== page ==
I passed my boards for the ANCC AGPCNP exam yesterday on the first try. I used the Barkley Review home study, Fitzgerald NP certification book and the Leik book on the Kindle app on my phone. I listened to the CD's non stop and made flash cards. When I made the flash cards I used all three resources together at the same time and included info from all three. This helped to eliminate incorrect information and bring the concepts together. I bought the Fitzgerald book during my second clinical rotation. The test is 200 questions. When I wasn't studying the flash cards, book or Barkley manual- I was studying the Leik book on my kindle app on my phone. I felt very prepared with these 3 resources. I would recommend visiting the ANCC website, there is a practice test. The main concept that assisted me was mastering the material and not doing question banks. When I had mastered the material I was able to answer questions with great confidence from any test bank correctly. When I sat for my boards, I prayed and prayed and prayed. I would suggest reviewing pictures of skin and eye conditions online. This helped me when answering questions from test banks and during my exam.
Ok ya'll....I took the ANCC FNP board exam last evening and PASSED!!! If I can do it, I know you all can too. I will embarrassingly admit that I took and failed the AANP board exam first (failing by just 7 points!). I rushed into that exam by taking it 2 weeks after graduation and not giving myself enough time to REALLY study. I hate myself for it and advise that you do not make that same costly mistake. Please allow a full 6-8 weeks of steady studying to really be prepared. There are so many body systems, so much to know about each system, that one can never study it enough because you have no clue what part of that system the exam will ask about.
The exam questions are much harder than the practice questions, however, the practice questions get your brain thinking and learning the material so you have the skills to break down the actual exam question and have a higher chance of choosing the correct answer.
I did not attend a live Review course because my school made us do Margaret Fitzgerald video course which came with a review book. I went through these videos 3 times, making note cards for studying. I also have both the APEA (Amelie Hollier) and Barkley CDs and review books. I listened to both of these twice. Each time I would add something different they had said to my note cards so the note cards had info from all 3 major instructors. I cannot say one instructor is better than the other because they all have good material. I think one's personality may relate better with a particular instructor's teaching style.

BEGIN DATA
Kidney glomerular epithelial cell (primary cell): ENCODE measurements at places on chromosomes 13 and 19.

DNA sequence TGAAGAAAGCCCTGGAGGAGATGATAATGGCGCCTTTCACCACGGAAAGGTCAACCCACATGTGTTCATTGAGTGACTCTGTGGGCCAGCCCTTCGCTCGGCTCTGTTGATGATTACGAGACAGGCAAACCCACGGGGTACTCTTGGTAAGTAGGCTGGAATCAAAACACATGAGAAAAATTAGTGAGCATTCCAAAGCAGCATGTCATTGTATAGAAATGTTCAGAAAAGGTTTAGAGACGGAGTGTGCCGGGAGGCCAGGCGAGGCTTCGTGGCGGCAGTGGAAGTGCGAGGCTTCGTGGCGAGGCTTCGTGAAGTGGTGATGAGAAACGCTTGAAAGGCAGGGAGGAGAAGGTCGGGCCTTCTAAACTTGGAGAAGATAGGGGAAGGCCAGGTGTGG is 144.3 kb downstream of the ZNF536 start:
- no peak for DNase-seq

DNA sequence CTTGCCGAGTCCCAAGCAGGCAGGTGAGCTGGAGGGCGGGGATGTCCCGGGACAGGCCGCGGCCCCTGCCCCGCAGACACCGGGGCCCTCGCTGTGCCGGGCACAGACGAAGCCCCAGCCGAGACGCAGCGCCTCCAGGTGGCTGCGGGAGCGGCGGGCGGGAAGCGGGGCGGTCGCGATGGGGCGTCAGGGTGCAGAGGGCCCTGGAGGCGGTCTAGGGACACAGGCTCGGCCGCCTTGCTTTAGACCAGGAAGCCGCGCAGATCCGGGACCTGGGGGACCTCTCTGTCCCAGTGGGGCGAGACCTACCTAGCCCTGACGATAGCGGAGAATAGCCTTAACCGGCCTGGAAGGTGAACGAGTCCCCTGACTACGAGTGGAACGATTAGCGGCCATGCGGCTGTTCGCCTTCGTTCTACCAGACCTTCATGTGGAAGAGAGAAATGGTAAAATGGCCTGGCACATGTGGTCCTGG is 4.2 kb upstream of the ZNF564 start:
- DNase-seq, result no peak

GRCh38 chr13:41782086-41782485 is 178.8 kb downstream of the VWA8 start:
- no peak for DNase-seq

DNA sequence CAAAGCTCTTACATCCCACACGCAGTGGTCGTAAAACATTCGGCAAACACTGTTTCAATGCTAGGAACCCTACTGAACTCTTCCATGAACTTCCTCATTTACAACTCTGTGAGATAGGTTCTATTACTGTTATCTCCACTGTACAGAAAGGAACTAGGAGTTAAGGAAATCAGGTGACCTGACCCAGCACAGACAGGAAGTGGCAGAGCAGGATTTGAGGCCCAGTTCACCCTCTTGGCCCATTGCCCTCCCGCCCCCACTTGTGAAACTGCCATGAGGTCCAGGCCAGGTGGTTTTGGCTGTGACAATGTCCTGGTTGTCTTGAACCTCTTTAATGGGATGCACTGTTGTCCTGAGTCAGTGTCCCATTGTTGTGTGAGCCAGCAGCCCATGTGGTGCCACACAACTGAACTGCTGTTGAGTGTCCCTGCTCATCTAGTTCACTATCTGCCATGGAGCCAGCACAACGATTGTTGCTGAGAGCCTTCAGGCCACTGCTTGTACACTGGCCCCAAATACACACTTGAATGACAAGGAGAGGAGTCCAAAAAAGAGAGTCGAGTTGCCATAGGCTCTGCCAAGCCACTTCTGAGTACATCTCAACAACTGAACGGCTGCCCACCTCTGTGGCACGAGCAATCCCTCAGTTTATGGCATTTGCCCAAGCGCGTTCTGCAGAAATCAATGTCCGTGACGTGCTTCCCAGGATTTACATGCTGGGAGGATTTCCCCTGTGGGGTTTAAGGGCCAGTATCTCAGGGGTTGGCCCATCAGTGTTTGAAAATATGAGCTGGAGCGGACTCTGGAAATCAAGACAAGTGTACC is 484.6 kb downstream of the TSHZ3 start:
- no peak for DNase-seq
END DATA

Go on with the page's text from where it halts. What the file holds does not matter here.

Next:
As for AANP vs ANCC. AANP is 100% clinical. I was just not prepared for all the clinical questions as I had not memorized lab values, the 1st line treatment for each diagnoses, and the recommended dosages. I had heard the normal lab value ranges would be on the exam so I did not memorize them. WELL...neither exam gives normal ranges so learn them! I also thought AANPs questions were worded in twisted ways to confuse you. AANP is strictly multiple choice.
My ANCC exam seemed approximately 50% clinical and 50% nonclinical. The questions were very simple to understand, not written to try to confuse the reader. The clinical questions were not as intense as AANPs. The computer program also allowed you to highlight keywords and to "strike through" answer choices. I don't know if they helped but they were fun to use and may have allowed me to organize the question to better break it down. I was usually able to strike out 2 answers immediately and then thoroughly think through the remaining 2 choices. Most of the questions were multiple choice. I did have a few matching column A with column B, arrange these answers in order of strongest to weakest, etc. I had pick "two" or pick "three" of the following answers. I'm so glad there were no "check all"! I had a few pictures of the eye and Derm pictures. I felt prepared to read an EKG but I did not have one on my exam.
ANCC: I totally agree with the first posting on this blog...Quoted "So as far as study advice I would say really really really really DO NOT SKIP OR GLOSS OVER epidemiology, all the technical jargon about nursing roles, standards of practice, quality improvement programs, risk management programs, sentinel events, root cause analysis, outcomes analysis, malpractice, CPT, ICD-10, incident to billing.
Learn these definitions so well you can repeat them back including, if applicable, their precise names (International Classification for Diseases, Budget Reconciliation Act). If there are stated steps to the "risk management review process"- know them by name and in order. If you get these type of questions wrong on your practice exams, pay A LOT of attention and review, retest, try to fix. Don't think "ugh, whatever, I know what 'leadership' is"... they will ask it in strange ways". DITTO to all of that!!
I had not studied any nonclinical material for the AANP exam so I had to really buckle down and review this material. I was so nervous about this part that I had great regrets about applying for the ANCC exam. However...now that I have done it, it wasn't that bad at all! I think some of the answers will come to you because you have seen it before during your FNP program; things like ethics, research, billing, etc. Not as scary as I had thought!
You have the ability to do this! You have successfully completed the FNP program. With dedication and determination, you can pass the FNP board exam too! Good luck to you all!
Something I forgot - with your Fitzgerald review - there are a bunch of online resources you should look through that aren't directly accessible from your online learning modules. Look for the tab marked Resources on the side under the NPxpert tab. Lots of information she doesn't directly touch on in depth but you will run into on boards. Do all the extra's she provides -- people that fail boards after using her live or online review usually haven't completed extra materials. Good luck!!!
Thank you for your advice. I am doing Fitzgerald Online Review now. Once I am done I am going to sit for the ANCC.